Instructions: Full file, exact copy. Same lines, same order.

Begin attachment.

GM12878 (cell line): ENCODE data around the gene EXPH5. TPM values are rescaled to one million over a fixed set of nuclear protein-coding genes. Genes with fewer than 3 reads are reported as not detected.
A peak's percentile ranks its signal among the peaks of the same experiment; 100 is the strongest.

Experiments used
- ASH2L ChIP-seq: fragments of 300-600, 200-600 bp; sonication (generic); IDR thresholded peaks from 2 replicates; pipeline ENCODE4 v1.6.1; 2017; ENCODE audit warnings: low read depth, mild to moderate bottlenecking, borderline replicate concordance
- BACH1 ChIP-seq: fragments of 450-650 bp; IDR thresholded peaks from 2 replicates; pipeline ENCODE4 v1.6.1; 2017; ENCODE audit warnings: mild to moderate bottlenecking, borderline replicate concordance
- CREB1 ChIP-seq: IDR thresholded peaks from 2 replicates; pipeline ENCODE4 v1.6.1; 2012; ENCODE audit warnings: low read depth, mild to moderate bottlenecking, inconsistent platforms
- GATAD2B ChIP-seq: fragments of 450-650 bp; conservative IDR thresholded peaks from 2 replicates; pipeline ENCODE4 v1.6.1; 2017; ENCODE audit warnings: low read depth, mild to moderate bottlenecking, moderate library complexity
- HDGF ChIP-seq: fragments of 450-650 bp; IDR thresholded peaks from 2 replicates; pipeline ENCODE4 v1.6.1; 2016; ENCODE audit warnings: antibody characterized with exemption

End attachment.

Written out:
GM12878 (cell line): ENCODE data around the gene EXPH5. TPM values are rescaled to one million over a fixed set of nuclear protein-coding genes. Genes with fewer than 3 reads are reported as not detected.
A peak's percentile ranks its signal among the peaks of the same experiment; 100 is the strongest.

Experiments used
- ASH2L ChIP-seq: fragments of 300-600, 200-600 bp; sonication (generic); IDR thresholded peaks from 2 replicates; pipeline ENCODE4 v1.6.1; 2017; ENCODE audit warnings: low read depth, mild to moderate bottlenecking, borderline replicate concordance
- BACH1 ChIP-seq: fragments of 450-650 bp; IDR thresholded peaks from 2 replicates; pipeline ENCODE4 v1.6.1; 2017; ENCODE audit warnings: mild to moderate bottlenecking, borderline replicate concordance
- CREB1 ChIP-seq: IDR thresholded peaks from 2 replicates; pipeline ENCODE4 v1.6.1; 2012; ENCODE audit warnings: low read depth, mild to moderate bottlenecking, inconsistent platforms
- GATAD2B ChIP-seq: fragments of 450-650 bp; conservative IDR thresholded peaks from 2 replicates; pipeline ENCODE4 v1.6.1; 2017; ENCODE audit warnings: low read depth, mild to moderate bottlenecking, moderate library complexity
- HDGF ChIP-seq: fragments of 450-650 bp; IDR thresholded peaks from 2 replicates; pipeline ENCODE4 v1.6.1; 2016; ENCODE audit warnings: antibody characterized with exemption